The quality of your sleep ultimately affects how you feel the next day after waking up. Similarly, the reason for having difficulties falling to sleep can often be found in your daily routine. Your sleep schedule, bedtime habits, and day–to–day lifestyle choices can make an great difference to the quality of your every night sleep.
To ensure deep, restorative sleep every night, you need to have well-planned strategies. These strategies involve understanding the common enemies of sleep and exercising healthy sleep-promoting techniques, and then you can discover your personal prescription to a good night’s rest.
The solution, or secret, is to experiment. There is no one strategy that works for everyone. It’s important to find the sleep strategies that work best for you.
The first step to improving the quality of your rest is finding out how much sleep you need. While sleep requirements vary slightly from person to person, most healthy adults need at least eight hours of sleep each night to function at their best.
The following 6 sleep tips will help you optimize your sleep so you can be productive, mentally sharp, emotionally balanced, and full of energy all day long.
How to sleep better tip 1: Keep a regular sleep schedule
- Set a regular bedtime. Set a time when you normally feel tired and go to bed. Follow this regular schedule strictly even on weekends or holidays when you may be most tempted to stay up late. If you want to change your bedtime, help your body adjust by making the change in small daily increments, such as 15 minutes earlier or later each day.
- Wake up at the same time every day. You should be able to wake up naturally if your body gets sufficient rest every night. If you need an alarm clock to wake up on time, you may need to set an earlier bedtime. As with your bedtime, try to maintain your regular wake–time even on weekends.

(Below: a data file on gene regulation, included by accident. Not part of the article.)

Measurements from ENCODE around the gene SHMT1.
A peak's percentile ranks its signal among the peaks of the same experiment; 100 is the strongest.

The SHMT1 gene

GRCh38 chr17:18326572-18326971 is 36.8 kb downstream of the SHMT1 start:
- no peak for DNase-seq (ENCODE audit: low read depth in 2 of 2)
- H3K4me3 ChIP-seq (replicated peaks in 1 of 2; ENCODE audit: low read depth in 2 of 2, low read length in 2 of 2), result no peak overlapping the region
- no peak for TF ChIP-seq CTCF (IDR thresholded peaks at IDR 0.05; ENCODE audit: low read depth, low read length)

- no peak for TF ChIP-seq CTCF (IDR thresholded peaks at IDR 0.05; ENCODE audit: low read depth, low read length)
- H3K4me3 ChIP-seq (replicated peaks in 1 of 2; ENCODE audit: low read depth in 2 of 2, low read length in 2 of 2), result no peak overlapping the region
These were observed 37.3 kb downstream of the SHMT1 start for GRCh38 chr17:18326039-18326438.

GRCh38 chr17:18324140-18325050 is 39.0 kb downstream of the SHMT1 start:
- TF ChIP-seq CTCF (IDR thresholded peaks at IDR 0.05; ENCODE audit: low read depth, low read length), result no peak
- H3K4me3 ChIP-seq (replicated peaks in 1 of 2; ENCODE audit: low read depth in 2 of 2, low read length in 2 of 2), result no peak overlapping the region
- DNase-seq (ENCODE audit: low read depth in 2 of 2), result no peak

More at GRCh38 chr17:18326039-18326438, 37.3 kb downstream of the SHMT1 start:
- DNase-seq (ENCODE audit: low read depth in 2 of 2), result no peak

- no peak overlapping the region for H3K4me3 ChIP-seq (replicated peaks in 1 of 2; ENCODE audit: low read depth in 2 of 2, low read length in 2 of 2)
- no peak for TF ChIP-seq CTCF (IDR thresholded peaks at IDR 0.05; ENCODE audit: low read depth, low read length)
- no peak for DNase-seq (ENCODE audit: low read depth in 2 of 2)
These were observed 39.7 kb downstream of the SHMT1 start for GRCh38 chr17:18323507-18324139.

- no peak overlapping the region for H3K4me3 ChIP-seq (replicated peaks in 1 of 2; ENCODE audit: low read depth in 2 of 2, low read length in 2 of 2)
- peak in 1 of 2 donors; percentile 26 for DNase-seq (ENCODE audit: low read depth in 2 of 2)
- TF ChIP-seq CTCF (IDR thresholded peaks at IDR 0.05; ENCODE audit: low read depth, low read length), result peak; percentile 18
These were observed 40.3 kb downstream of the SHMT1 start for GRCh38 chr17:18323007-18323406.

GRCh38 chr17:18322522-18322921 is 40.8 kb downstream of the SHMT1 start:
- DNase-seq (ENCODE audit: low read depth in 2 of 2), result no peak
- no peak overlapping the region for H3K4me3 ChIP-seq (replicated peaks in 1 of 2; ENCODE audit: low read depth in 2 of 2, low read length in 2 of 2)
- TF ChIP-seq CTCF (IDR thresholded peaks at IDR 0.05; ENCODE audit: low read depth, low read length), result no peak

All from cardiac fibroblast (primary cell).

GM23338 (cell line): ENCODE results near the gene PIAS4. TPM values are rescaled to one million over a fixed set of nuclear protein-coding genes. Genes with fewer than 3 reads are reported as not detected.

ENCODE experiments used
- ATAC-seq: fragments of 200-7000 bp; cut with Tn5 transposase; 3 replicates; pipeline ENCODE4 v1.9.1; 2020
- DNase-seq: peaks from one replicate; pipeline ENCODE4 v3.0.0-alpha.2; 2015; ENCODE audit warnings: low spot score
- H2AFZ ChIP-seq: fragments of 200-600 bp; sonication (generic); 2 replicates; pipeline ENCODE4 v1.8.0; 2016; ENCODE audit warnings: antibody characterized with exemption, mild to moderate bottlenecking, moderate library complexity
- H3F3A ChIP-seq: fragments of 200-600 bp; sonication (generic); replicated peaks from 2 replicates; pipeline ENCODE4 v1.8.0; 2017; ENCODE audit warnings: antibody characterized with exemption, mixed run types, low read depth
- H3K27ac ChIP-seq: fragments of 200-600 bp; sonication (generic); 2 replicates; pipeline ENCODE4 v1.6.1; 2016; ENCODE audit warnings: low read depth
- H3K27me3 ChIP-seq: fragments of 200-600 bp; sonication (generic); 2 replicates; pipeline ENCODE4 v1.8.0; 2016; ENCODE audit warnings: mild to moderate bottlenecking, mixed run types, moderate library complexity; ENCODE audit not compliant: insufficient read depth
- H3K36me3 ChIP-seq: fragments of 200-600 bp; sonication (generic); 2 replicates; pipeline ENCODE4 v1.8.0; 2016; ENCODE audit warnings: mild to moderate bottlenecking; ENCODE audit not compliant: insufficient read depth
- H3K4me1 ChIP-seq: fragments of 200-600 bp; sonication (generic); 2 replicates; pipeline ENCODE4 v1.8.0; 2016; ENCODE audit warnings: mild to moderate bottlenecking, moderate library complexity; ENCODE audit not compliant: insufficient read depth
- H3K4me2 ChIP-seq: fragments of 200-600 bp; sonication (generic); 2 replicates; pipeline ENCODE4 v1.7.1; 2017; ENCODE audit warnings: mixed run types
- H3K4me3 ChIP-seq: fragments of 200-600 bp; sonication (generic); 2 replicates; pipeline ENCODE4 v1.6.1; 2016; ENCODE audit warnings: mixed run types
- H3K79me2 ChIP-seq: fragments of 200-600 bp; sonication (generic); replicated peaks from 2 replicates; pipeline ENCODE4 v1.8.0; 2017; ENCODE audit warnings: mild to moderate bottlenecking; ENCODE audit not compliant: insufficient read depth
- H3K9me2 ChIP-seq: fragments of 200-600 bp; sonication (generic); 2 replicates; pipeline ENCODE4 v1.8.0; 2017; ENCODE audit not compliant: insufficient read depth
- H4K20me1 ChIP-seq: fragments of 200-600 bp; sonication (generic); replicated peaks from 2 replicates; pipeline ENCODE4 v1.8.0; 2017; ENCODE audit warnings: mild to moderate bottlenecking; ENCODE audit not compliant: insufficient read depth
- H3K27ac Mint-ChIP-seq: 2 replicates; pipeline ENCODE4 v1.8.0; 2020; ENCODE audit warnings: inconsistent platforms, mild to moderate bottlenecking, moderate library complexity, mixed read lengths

- Nap to make up for lost sleep. If you need to make up for a few lost hours, try to go for an afternoon nap. This strategy allows you to pay off your sleep debt without affecting your natural sleep–wake rhythm, which often backfires in insomnia and throws you off for days.
- Be smart about napping. While taking a nap can be a great way to recharge, especially for older adults, it can make insomnia worse. If insomnia is a problem for you, consider eliminating napping. If you must nap, do it in the early afternoon, and limit it to thirty minutes.
- Fight after–dinner drowsiness. If you find yourself getting lethargic way before your bedtime, do something mildly stimulating to avoid falling asleep, such as doing some chores, calling a friend, or getting clothes ready for the next day. If you give in to the drowsiness, you may wake up later in the night and have experience trouble getting back to sleep.
How to sleep better tip 2: Create a relaxing bedtime routine
- Keep noise down. If you can’t avoid or eliminate noise from the surrounding such as the traffic, neighbours or any other sources, try masking it with a fan, recordings of calming sounds, or white noise. You can buy a special sound machine or generate your own white noise by setting your radio between stations. Earplugs may also help.
- Keep your room cool. The temperature of your bedroom also greatly affects the quality of your sleep. Most people sleep best in a slightly cool room (around 65° F or 18° C) with adequate ventilation.
- Make sure your bed is comfortable. You should have enough room to toss and turn comfortably. If you often wake up with a sore back or an aching neck, you may need to invest in a new mattress or a try a different pillow. Experiment with different levels of comfort and support that may be more suitable for you.
- Relaxing bedtime rituals to try
- Read a book or magazine by a soft light
- Take a warm bath
- Listen to soft music
- Do some easy stretches
- Wind down with a favourite hobby
- Listen to books on tape
- Make simple preparations for the next day
How to sleep better tip 3: Eat right and get regular exercise
- Stay away from big meals at night. Try not to eat within two hours before going to bed and as much as possible, do avoid heavy and rich foods as it will make your stomach work harder as they are harder to digest and may ultimately keep you up. Also be cautious when it comes to spicy or acidic foods in the evening, as they can cause stomach trouble and heartburn.